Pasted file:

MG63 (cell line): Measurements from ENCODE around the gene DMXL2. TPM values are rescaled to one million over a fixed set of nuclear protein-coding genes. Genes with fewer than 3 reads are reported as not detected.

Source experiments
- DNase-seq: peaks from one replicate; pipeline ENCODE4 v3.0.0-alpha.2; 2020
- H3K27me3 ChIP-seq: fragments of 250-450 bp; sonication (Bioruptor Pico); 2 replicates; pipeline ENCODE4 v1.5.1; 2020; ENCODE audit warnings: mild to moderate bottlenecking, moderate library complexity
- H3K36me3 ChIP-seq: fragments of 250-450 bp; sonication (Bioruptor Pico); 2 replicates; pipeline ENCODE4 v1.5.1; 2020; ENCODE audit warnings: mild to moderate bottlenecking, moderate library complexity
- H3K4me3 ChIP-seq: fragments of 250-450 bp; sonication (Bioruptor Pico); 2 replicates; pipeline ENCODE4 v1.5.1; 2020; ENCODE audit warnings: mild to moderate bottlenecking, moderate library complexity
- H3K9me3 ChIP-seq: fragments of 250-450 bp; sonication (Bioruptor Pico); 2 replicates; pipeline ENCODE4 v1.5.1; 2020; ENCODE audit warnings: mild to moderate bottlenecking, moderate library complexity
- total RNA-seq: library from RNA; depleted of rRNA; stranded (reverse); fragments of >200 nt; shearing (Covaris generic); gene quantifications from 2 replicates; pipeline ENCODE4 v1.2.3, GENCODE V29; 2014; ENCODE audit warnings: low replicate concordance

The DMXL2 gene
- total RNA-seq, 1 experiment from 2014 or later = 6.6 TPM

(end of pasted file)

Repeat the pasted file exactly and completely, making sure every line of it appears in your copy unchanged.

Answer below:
MG63 (cell line): Measurements from ENCODE around the gene DMXL2. TPM values are rescaled to one million over a fixed set of nuclear protein-coding genes. Genes with fewer than 3 reads are reported as not detected.

Source experiments
- DNase-seq: peaks from one replicate; pipeline ENCODE4 v3.0.0-alpha.2; 2020
- H3K27me3 ChIP-seq: fragments of 250-450 bp; sonication (Bioruptor Pico); 2 replicates; pipeline ENCODE4 v1.5.1; 2020; ENCODE audit warnings: mild to moderate bottlenecking, moderate library complexity
- H3K36me3 ChIP-seq: fragments of 250-450 bp; sonication (Bioruptor Pico); 2 replicates; pipeline ENCODE4 v1.5.1; 2020; ENCODE audit warnings: mild to moderate bottlenecking, moderate library complexity
- H3K4me3 ChIP-seq: fragments of 250-450 bp; sonication (Bioruptor Pico); 2 replicates; pipeline ENCODE4 v1.5.1; 2020; ENCODE audit warnings: mild to moderate bottlenecking, moderate library complexity
- H3K9me3 ChIP-seq: fragments of 250-450 bp; sonication (Bioruptor Pico); 2 replicates; pipeline ENCODE4 v1.5.1; 2020; ENCODE audit warnings: mild to moderate bottlenecking, moderate library complexity
- total RNA-seq: library from RNA; depleted of rRNA; stranded (reverse); fragments of >200 nt; shearing (Covaris generic); gene quantifications from 2 replicates; pipeline ENCODE4 v1.2.3, GENCODE V29; 2014; ENCODE audit warnings: low replicate concordance

The DMXL2 gene
- total RNA-seq, 1 experiment from 2014 or later = 6.6 TPM